For task 2, we were supposed to work on the concepts of openness and sharing in education. I must confess that before registering for this course, I was seeing MOOCs as the bread and butter of online learning. That’s why, I might be attracted to this course in the first place. But, with the assigned readings along with lively discussions with my group members (I truly enjoy being a part of this team:)), I recognized that inherently MOOCs may imply a lot of risks too. There are many questions unanswered/unexplored despite its huge potential as an open access, online learning platform. The most alarming for me is the quality of education. Is the course quality reflected in the number of active participants? Who is monitoring whether the knowledge disseminated is genuine and insightful? Secondly, as a researcher heavily relying on sociocultural perspectives, I believe learning takes place best in interaction. It doesn’t have to be always physical though; even messages/questions posted to online platforms by MOOCs participants (at least hundreds of people) should be treated with personalized feedback from the lecturers. Is it really happening there? The answer is a big “no.” The lack of teacher access (limited personal interaction) is out there so one has to be super self-motivated to follow through the class. On top of it, economic sustainability issues, I guess they are to be addressed at an institutional level (incentives), should be considered before pouring in investment. So far, I’ve reflected on a couple of potential hazards of MOOCs as you will catch up positive reflections on other blogs for sure. Please keep reading!:)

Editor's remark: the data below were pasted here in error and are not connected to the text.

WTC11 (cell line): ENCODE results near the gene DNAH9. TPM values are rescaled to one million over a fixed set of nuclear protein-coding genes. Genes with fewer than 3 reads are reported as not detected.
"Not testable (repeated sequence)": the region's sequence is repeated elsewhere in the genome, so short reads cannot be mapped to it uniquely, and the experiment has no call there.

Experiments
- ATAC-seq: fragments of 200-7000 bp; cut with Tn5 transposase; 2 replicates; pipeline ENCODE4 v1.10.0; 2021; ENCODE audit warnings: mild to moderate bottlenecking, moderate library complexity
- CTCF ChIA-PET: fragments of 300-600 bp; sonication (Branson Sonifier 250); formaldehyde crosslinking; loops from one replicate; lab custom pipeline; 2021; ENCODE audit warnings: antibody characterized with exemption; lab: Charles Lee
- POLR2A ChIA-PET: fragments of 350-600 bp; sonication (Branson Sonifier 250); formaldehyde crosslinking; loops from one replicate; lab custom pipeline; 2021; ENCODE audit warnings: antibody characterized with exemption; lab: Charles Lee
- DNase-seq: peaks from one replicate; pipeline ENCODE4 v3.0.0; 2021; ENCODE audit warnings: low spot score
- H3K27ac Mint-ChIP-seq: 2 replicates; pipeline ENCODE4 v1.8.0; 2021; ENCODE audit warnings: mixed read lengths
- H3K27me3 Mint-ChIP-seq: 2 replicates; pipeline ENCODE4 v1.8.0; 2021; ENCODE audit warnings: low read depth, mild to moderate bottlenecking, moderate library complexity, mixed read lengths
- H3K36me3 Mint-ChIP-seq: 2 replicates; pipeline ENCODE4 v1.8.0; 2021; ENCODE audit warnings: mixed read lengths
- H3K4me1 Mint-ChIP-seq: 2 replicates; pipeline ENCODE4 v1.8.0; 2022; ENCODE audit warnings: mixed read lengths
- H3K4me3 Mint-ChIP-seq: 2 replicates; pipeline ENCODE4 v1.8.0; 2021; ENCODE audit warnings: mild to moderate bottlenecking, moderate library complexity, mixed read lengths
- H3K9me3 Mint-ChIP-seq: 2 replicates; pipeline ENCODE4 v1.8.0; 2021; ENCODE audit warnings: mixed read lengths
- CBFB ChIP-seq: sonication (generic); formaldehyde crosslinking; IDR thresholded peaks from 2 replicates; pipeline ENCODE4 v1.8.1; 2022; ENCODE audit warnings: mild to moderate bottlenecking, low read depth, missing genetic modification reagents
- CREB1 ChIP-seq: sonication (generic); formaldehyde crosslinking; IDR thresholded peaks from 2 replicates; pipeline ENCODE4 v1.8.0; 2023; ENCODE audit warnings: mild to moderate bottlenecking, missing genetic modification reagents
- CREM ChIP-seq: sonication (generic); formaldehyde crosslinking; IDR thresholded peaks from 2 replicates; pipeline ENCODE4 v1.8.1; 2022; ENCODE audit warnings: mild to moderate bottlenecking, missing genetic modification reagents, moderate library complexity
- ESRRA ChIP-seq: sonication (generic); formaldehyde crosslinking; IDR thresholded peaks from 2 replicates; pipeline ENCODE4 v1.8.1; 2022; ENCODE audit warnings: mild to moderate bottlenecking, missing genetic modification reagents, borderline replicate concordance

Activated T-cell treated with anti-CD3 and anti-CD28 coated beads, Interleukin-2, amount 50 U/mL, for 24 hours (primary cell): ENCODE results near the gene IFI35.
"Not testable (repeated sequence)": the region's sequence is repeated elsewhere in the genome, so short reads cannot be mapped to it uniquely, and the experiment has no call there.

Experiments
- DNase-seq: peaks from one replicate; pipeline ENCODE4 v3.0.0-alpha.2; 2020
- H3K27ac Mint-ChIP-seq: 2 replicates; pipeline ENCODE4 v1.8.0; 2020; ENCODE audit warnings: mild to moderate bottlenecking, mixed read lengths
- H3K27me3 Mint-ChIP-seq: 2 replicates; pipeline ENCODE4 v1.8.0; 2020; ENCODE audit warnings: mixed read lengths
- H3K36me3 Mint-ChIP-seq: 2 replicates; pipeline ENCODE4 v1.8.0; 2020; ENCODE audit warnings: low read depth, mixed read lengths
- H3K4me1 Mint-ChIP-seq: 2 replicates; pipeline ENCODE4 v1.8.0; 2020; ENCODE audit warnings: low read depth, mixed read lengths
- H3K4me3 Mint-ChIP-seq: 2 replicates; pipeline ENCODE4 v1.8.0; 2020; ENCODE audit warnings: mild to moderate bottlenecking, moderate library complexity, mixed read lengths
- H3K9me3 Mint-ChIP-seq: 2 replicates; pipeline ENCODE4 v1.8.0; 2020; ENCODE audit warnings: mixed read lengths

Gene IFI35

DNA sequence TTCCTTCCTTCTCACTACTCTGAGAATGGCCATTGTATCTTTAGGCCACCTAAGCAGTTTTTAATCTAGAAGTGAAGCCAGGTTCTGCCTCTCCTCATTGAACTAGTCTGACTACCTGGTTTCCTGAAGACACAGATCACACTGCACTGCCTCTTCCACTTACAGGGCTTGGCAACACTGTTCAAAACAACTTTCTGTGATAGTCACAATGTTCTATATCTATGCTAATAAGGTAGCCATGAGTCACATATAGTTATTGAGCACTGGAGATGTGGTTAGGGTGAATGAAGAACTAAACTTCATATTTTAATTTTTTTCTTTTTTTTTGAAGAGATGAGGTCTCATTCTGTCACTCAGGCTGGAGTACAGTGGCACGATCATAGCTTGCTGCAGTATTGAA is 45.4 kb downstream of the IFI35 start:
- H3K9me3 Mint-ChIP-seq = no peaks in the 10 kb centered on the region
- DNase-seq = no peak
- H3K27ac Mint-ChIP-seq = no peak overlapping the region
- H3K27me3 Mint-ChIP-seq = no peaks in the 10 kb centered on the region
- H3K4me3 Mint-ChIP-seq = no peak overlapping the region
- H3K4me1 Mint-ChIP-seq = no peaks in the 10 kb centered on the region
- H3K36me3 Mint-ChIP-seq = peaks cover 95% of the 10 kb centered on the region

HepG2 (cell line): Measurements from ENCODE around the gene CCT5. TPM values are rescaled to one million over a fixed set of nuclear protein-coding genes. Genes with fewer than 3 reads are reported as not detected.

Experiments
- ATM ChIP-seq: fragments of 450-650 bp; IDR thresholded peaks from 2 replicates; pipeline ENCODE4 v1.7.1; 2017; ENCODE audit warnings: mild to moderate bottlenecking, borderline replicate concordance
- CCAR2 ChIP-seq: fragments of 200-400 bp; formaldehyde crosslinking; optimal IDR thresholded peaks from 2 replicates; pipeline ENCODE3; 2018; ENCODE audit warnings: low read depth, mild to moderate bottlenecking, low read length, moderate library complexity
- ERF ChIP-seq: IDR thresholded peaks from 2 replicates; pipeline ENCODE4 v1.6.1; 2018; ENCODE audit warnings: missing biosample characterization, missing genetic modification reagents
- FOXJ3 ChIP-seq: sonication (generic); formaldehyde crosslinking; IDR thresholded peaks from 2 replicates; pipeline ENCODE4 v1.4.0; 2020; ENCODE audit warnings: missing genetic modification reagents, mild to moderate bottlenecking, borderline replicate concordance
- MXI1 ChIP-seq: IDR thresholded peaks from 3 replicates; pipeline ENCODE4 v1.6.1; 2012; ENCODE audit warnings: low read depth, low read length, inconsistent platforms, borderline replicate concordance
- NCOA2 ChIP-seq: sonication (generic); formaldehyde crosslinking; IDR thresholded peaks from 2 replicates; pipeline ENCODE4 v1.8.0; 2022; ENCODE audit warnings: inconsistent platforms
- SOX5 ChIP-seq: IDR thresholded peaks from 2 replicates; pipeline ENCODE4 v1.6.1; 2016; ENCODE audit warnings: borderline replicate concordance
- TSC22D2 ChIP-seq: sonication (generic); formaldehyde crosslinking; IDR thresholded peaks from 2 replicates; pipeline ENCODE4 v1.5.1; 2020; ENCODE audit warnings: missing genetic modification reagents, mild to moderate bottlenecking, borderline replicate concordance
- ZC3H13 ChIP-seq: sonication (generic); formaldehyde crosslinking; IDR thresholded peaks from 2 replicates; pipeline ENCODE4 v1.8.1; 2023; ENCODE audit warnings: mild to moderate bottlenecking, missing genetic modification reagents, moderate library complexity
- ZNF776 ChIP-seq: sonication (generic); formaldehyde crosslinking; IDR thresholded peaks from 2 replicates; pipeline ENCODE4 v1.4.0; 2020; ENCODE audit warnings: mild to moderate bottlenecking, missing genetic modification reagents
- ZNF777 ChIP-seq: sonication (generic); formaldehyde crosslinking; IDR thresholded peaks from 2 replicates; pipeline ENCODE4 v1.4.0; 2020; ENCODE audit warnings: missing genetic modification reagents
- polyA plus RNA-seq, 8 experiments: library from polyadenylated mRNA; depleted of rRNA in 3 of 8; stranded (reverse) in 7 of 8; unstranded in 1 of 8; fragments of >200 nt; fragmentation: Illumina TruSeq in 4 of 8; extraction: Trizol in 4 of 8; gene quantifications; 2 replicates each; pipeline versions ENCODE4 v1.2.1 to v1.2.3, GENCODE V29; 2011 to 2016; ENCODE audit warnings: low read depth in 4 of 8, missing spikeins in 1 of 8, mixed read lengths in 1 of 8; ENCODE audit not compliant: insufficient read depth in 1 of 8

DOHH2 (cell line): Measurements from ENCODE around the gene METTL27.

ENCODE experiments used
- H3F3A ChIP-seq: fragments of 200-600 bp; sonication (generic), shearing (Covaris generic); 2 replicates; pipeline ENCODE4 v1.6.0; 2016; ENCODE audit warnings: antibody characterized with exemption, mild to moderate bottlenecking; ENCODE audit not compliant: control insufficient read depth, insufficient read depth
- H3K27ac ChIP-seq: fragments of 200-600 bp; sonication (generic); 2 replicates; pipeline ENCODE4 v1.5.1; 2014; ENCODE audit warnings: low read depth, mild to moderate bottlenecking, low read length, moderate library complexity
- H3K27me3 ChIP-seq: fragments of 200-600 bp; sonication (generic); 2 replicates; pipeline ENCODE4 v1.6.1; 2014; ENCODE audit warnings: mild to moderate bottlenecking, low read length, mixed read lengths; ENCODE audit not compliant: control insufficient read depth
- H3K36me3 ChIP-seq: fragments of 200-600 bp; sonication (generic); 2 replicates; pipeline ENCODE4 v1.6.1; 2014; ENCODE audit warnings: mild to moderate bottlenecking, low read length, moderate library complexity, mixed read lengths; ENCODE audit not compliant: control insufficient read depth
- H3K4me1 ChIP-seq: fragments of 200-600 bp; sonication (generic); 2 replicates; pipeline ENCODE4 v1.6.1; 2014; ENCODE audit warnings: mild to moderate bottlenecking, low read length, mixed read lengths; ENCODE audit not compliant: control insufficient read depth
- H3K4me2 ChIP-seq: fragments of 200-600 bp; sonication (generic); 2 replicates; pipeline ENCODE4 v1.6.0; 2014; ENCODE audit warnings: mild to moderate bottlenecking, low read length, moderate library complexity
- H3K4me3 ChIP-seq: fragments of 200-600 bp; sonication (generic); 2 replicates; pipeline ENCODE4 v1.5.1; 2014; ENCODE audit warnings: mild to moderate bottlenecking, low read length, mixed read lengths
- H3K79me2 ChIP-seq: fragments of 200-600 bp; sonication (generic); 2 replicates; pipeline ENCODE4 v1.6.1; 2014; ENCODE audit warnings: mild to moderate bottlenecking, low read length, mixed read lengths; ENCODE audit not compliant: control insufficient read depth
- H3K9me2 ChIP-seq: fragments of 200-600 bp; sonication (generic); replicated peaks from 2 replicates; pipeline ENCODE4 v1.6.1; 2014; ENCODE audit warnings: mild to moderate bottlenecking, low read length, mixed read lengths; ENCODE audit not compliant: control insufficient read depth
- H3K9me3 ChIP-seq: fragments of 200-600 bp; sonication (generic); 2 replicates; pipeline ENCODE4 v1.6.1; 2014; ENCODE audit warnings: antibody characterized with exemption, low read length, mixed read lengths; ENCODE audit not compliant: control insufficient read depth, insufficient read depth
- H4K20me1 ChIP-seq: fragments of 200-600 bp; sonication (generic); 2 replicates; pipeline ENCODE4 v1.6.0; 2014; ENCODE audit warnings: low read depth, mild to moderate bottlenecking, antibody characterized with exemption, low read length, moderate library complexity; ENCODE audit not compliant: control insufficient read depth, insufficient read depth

MOOCs are one part of the open education, and open educational resources (OERs) are the other dimension we focused on within our group. These resources are teaching and learning materials either in the public domain or licensed in a manner that provides free permission to engage in the 5R activities (retain, reuse, revise, remix and redistribute). I don’t think readers of this blog need much additional context about OERs. Before delving into the inclusive nature of OERs, I must say that what I am doing right now (writing a blog) is also an open educational practice. By exposing my thoughts on a certain matter in an informal way, I am kind of contributing to an unnamed scholarly group, who might challenge, (dis)agree or brush off my ideas.

Considering OERs as an equity strategy, one of the amazing things I found with “OER movement” is how this way of thinking has led to access to creation of learning materials. It provides all students with access to course materials on the first day of class, which enormously reduces the barriers to educational equity for the neediest ones. And this effort might not result in the best learning materials, but it will result in “OERs.” Again, major concerns such as quality, copyright and cohesiveness should be taken into consideration. Is the material prepared by someone with a solid education background? (quality). Does “free” mean you have permission to use and share it? (copyright). Is “variety” always a good thing? (grabbing materials from various resources/cohesiveness). I think this commitment to increased equity should be supported with increased rigor and relevance on a practical level. As I said before, the idea is awesome as David Wiley also states, “education is sharing.”

Sharing is messy